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Original Issue


Early this year, when MG withdrew the TF from production, there was a great deal of speculation over what would follow. In time it was learned that a new A-type series was being contemplated, but what kind of a car it was, what design and how it would stack up with previous models were questions which had to await the unveiling. This week, about three months behind their original schedule, MG officials are showing the new car publicly for the first time. I have driven the A and it is in every way superior to any model in the T series.

Without doubt, the outstanding fact about the A is its styling. With this series, MG is making a clean break with the outworn, boxlike, "classical" shape of the T models. In fact, the smooth contours and compound curves of its well-proportioned body are identical with that of this year's Le Mans MG, while the front end is inherited from the Phillips MG of Le Mans in 1951. Among its pleasing features are the high-grade finish on fender welts, door joints, upholstery, steering wheel (with spokes forming a shallow X), bumpers and windshield frame.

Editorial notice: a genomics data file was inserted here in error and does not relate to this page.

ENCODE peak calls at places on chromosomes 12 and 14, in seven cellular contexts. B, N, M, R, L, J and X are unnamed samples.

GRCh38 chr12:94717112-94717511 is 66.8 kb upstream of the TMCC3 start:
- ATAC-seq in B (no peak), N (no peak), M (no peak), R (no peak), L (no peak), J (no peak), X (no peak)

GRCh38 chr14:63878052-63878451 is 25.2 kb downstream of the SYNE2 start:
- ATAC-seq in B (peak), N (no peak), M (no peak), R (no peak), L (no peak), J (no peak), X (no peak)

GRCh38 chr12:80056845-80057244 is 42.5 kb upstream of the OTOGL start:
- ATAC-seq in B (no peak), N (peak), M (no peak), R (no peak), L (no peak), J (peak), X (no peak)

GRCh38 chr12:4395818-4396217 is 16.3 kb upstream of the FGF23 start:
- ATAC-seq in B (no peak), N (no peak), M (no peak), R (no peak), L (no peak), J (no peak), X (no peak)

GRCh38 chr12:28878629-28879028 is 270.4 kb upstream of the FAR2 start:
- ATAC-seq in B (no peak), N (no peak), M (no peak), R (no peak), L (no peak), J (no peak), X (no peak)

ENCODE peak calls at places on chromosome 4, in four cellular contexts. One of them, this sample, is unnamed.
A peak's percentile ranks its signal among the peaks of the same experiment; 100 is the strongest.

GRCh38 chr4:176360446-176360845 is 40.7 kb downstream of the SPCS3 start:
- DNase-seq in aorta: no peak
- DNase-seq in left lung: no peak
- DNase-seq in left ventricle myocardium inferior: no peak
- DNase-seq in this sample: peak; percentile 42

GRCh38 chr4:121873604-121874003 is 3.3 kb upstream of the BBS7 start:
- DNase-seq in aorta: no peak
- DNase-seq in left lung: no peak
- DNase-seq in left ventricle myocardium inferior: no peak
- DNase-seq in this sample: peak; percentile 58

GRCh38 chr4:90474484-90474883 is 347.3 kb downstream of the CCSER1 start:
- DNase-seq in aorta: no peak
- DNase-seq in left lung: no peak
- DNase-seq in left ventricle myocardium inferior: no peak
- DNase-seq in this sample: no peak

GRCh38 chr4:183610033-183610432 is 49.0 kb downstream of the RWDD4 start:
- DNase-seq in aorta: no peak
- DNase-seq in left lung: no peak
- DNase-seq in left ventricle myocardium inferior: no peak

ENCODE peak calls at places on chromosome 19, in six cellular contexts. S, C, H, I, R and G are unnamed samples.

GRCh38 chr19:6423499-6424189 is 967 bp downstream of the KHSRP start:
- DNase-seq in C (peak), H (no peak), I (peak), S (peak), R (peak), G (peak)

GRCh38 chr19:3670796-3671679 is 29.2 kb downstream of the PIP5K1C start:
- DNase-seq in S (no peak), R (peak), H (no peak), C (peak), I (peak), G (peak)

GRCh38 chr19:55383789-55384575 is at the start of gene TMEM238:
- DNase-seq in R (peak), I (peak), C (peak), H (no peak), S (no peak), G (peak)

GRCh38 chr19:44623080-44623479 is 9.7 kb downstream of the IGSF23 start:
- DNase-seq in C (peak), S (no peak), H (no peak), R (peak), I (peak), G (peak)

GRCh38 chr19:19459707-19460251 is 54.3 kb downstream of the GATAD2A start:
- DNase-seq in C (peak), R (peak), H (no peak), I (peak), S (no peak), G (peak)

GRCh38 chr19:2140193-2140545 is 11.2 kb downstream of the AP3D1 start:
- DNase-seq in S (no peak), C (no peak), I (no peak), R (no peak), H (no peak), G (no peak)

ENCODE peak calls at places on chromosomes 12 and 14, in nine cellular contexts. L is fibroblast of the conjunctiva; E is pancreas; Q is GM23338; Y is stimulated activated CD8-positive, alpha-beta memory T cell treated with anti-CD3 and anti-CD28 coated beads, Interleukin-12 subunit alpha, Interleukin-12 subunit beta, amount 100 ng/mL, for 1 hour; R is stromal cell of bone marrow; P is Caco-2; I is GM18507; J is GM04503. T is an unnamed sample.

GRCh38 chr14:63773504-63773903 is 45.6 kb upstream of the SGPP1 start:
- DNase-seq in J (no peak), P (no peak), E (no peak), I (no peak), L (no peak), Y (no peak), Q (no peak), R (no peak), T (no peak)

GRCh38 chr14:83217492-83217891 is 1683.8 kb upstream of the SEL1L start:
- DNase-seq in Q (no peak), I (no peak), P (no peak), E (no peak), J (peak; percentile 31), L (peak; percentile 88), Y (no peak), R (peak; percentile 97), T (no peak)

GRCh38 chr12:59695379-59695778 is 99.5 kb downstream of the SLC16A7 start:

I first saw the car in July at the MG plant situated outside the picturesque old Berkshire town of Abingdon-on-Thames. General Manager John Thornley—the man who has done more for MG than anyone else since the late Cecil Kimber—provided me with a test car, and I set off along typical British winding roads.

It took me less than a mile to discover the excellence of the new MG. You sit low and deep in the comfortable seats, with plenty of elbow and leg room both for driver and passenger. Interior body width, door to door, is 48 inches, and a center armrest, nearly five inches wide, is standard equipment. Seat cushions are a generous 18 x 19 inches, with backs offering support just where it is needed. With the driver's seat fully back on its sliding rails, 24 inches of leg room is available. Luggage space too is adequate for a small sports car.